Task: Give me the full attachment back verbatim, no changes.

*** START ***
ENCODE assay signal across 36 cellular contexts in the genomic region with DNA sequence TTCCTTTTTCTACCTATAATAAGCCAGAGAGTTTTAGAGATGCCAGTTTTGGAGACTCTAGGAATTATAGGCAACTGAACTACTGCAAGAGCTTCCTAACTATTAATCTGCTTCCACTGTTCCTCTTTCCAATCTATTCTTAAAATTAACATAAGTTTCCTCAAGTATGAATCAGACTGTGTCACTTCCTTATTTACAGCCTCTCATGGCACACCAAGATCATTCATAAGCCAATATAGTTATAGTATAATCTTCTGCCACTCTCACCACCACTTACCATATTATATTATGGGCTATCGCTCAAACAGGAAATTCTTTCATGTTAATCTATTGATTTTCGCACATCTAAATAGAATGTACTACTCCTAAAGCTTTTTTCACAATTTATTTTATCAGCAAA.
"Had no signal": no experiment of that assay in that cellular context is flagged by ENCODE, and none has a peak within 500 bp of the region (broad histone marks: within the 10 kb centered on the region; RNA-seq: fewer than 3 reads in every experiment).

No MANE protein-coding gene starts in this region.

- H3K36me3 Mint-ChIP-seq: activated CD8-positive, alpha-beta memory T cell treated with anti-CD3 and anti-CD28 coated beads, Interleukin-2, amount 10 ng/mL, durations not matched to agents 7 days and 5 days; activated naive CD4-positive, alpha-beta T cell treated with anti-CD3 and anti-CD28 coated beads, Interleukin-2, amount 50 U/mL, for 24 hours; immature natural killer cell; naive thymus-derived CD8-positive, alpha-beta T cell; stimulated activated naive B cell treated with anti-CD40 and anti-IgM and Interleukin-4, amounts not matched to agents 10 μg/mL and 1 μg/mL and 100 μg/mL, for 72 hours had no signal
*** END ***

ENCODE assay signal across 36 cellular contexts in the genomic region with DNA sequence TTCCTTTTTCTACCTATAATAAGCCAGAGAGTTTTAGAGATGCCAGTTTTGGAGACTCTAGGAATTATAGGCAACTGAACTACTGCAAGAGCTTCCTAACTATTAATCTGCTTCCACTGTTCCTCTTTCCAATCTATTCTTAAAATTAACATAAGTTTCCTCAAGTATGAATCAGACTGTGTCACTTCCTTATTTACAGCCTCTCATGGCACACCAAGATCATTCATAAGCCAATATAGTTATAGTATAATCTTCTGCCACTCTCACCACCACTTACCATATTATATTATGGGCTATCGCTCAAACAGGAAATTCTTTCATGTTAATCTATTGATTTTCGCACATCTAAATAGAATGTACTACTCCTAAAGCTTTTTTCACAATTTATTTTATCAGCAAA.
"Had no signal": no experiment of that assay in that cellular context is flagged by ENCODE, and none has a peak within 500 bp of the region (broad histone marks: within the 10 kb centered on the region; RNA-seq: fewer than 3 reads in every experiment).

No MANE protein-coding gene starts in this region.

- H3K36me3 Mint-ChIP-seq: activated CD8-positive, alpha-beta memory T cell treated with anti-CD3 and anti-CD28 coated beads, Interleukin-2, amount 10 ng/mL, durations not matched to agents 7 days and 5 days; activated naive CD4-positive, alpha-beta T cell treated with anti-CD3 and anti-CD28 coated beads, Interleukin-2, amount 50 U/mL, for 24 hours; immature natural killer cell; naive thymus-derived CD8-positive, alpha-beta T cell; stimulated activated naive B cell treated with anti-CD40 and anti-IgM and Interleukin-4, amounts not matched to agents 10 μg/mL and 1 μg/mL and 100 μg/mL, for 72 hours had no signal